STOCKHOLM (Bloomberg) -- Saab Automobile, the Swedish carmaker that's been forced to halt production because of a cash shortage has asked suppliers to accept 10 percent of what they're owed now and the rest in September, the chairman of Swedish auto-supplier association FKG said.
"I think most Swedish suppliers will accept Saab's proposal," Christer Palm said in a telephone interview today. "Saab's survival is at stake here."
Saab's letter to its approximately 800 suppliers also proposes that the carmaker pays them "cash on delivery" for future shipments, about five to six days after components arrive at the factory in the city of Trollhaettan, Palm said. Saab has asked parts makers to respond to the proposal by the end of today, he said.
Saab first halted production in April amid a payment dispute with suppliers. It restarted assembly May 27 after getting a cash advance from Pangda Automobile Trade Co., only to put the brakes on manufacturing again on June 8. Saab, which General Motors Co. sold in February 2010 to Spyker Cars NV, ran into a cash shortage after missing sales targets.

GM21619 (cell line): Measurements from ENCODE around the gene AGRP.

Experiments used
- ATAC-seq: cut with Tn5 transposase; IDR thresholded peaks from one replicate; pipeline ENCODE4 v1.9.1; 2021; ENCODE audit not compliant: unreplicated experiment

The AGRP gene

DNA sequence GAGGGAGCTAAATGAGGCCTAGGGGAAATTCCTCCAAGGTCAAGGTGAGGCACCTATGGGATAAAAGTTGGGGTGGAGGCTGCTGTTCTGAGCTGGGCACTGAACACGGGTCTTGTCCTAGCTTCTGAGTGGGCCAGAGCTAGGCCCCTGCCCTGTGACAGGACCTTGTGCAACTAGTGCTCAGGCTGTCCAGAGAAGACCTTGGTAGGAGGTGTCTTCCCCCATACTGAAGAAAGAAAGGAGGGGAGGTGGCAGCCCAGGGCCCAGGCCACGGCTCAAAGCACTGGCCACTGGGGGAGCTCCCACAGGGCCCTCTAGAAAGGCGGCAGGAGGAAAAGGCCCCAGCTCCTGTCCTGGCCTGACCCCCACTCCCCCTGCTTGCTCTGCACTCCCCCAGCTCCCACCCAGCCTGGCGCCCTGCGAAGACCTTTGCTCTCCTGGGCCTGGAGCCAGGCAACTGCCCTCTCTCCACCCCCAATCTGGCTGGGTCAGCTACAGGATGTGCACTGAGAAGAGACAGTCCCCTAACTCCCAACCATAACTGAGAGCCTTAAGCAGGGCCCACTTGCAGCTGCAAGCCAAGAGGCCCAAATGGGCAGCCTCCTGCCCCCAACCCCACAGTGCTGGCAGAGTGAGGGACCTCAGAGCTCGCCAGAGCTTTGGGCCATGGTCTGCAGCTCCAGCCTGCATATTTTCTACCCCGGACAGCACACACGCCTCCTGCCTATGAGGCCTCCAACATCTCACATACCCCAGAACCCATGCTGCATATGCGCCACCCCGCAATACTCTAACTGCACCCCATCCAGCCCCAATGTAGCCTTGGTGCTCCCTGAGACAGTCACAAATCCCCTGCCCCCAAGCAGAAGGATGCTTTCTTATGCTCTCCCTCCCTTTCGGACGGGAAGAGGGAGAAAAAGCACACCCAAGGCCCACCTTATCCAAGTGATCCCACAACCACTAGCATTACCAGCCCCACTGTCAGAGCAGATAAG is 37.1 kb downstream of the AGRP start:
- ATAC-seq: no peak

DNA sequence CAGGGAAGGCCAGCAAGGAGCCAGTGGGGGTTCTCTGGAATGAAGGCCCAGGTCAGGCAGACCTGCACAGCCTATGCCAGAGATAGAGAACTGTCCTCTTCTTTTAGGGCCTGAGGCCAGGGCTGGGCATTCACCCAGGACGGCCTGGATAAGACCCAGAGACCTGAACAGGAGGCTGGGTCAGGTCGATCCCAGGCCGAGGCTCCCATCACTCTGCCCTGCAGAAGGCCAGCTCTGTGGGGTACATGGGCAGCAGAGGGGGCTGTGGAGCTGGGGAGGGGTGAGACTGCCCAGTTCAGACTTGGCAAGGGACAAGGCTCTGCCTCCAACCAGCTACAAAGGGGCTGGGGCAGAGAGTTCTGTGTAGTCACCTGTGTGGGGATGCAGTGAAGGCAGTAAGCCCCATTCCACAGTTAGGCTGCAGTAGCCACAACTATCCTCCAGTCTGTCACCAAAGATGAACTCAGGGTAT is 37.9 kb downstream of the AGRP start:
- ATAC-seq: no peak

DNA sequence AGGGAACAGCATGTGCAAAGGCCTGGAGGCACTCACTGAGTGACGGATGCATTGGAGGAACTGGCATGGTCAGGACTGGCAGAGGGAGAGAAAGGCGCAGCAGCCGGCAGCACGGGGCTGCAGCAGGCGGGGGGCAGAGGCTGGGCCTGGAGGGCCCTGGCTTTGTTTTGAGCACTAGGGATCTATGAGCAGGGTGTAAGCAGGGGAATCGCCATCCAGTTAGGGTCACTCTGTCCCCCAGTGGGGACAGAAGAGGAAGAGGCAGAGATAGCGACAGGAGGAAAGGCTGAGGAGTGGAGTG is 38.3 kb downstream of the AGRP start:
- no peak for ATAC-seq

Saab is estimated to owe at least 300 million kronor ($47 million) to Swedish suppliers, Palm said.
Eric Geers, a Saab spokesman, declined to comment on the payment terms being discussed or the size of its debts. Saab aims to restart production during the week of July 4, depending on it reaching agreements with the suppliers, he said.
Sale of factory
Saab aims to reach a deal this week on the sale of its factory, Geers said. Saab plans to sell the property and then lease it back to raise cash.
Swedish Automobile NV, Saab's Dutch owner, formerly known as Spyker, fell 1.5 percent to 2.75 euros as of 12:12 p.m. in Amsterdam.
Saab also hopes that the European Investment Bank, the European Union's lending arm, will clear a 29 million-euro ($41.6 million) payout to Saab "within a few weeks" under a previously approved 400 million-euro financing agreement, Geers said.
Palm said 1,000 to 2,000 auto-supplier jobs in Sweden will probably be lost if Saab, which employs about 3,600 workers in Trollhaettan, goes bankrupt.